Let’s say you eat a meal that’s mostly made of corn. Corn only contains a very small amount of lysine, an essential amino acid. This hinders and eventually stops the protein synthesis and the processes that come as a result of it because there isn’t enough lysine to make this possible.

The good news is that because lysine is already found in your body’s storage reserve of free amino acids, it can be combined with the amino acids in the corn to form complete protein so that the processes will continue.

Next, let’s say you eat soy for dinner the same day or the next. Soy is high in lysine and the lysine you get from this meal will help replenish the pool of free amino acids to make up for the amount of lysine that was used, keeping your essential amino acid reserve full.


For meat eaters and vegetarians who consume sources of complete protein in their everyday diet, such as eggs and dairy products, you’ll get enough essential amino acids, given that you’re satisfying your daily recommended intake of protein depending on your fitness goal. In this case, you don’t have to worry about combining proteins.

Vegans, or people who don’t eat any animal products whatsoever, are the ones who need to put more careful planning into their diet. As you might have already guessed, all you need to do is combine several sources of complementary plant-based protein over a span of 24 hours.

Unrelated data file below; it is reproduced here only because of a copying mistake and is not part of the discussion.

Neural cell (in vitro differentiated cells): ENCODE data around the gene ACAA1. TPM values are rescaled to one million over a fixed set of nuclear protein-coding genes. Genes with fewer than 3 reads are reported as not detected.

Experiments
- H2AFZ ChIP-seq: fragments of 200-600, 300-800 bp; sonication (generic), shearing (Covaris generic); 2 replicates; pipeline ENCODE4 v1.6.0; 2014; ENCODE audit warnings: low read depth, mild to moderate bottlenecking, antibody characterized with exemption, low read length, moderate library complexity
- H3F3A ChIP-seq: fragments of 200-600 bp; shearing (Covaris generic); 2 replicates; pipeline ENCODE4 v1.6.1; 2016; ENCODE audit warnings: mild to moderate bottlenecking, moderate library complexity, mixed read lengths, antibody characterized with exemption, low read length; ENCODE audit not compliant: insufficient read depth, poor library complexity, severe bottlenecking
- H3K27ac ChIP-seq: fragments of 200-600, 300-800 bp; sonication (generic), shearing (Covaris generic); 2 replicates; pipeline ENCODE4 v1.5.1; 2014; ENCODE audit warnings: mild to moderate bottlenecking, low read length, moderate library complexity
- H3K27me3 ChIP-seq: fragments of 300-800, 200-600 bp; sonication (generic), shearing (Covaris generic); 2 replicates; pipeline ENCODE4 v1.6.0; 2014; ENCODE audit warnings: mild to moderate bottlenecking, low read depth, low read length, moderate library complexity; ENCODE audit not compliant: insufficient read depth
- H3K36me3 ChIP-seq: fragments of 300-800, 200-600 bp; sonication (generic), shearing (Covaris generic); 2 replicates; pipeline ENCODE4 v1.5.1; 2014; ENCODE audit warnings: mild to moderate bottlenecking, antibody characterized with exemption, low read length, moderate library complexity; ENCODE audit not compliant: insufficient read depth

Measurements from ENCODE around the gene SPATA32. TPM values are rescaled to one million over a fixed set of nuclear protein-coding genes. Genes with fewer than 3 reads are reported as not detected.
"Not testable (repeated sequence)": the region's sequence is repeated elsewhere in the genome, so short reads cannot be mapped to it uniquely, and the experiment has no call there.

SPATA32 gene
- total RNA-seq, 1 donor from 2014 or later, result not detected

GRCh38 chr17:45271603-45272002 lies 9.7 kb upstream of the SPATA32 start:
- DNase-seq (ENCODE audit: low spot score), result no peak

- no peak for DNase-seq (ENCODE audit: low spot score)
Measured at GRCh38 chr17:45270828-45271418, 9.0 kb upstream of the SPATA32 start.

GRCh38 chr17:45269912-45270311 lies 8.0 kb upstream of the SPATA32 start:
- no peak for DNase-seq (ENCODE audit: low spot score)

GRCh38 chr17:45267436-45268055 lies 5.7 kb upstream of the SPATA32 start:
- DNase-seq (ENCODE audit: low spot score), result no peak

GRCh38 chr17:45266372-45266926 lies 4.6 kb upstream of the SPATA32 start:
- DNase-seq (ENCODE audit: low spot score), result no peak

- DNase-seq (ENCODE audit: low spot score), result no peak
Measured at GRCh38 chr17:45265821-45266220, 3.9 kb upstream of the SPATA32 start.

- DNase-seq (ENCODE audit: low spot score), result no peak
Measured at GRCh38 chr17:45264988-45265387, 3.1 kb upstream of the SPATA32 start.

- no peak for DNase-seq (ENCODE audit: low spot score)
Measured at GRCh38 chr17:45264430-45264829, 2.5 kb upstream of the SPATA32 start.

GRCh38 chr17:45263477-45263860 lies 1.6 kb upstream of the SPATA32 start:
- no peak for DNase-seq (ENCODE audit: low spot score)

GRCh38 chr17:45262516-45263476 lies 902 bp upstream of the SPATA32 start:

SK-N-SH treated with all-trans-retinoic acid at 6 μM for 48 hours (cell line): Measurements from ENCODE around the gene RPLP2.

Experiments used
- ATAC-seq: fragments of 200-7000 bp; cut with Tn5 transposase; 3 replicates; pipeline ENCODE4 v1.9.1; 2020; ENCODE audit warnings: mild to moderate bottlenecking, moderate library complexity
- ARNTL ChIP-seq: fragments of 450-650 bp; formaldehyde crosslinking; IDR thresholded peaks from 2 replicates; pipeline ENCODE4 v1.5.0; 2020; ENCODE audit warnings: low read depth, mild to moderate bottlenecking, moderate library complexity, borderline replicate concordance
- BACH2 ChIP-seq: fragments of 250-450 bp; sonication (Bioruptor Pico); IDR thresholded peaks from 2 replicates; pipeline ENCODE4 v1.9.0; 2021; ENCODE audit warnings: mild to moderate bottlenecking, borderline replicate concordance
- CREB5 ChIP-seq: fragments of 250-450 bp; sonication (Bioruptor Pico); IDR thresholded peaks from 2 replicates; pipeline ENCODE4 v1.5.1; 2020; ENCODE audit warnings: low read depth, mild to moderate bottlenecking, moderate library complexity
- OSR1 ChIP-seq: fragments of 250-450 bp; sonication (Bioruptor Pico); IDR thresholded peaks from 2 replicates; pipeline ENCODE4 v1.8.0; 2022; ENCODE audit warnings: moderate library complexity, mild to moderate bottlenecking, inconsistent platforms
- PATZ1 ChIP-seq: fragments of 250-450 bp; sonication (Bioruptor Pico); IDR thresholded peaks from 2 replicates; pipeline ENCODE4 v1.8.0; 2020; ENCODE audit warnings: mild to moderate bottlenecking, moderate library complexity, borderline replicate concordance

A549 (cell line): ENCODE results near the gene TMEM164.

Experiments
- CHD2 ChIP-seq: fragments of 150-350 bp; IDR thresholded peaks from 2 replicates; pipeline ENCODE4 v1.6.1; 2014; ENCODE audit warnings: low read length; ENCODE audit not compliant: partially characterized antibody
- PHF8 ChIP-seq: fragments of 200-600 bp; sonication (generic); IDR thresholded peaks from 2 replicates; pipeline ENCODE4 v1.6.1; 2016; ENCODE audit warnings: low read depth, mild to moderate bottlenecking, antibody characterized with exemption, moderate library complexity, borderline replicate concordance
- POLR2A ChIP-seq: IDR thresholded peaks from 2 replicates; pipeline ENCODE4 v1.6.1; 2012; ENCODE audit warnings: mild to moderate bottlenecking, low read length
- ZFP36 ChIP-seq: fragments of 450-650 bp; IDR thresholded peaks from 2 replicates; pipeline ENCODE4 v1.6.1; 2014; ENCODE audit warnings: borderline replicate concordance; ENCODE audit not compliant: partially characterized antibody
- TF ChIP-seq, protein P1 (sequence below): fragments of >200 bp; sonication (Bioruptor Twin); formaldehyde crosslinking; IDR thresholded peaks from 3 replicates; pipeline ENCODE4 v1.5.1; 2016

Here are a few ways you can pair proteins in this particular case:

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Some plant foods even contain all nine essential amino acids, such as quinoa, soy and hemp.

Now you know even more about protein and nutrition thanks to the FizzUp trainer. Try protein combining if you’re a vegan, vegetarian or want to optimize quality of your eating habits. Take the time to carefully choose the right foods to achieve a balanced diet that’s free of any amino acid deficiency! Keep an eye out for even more innovative ways to stick to wholesome nutrition with loads of recipes that work for a vegetarian diet and get you the amino acids your body needs!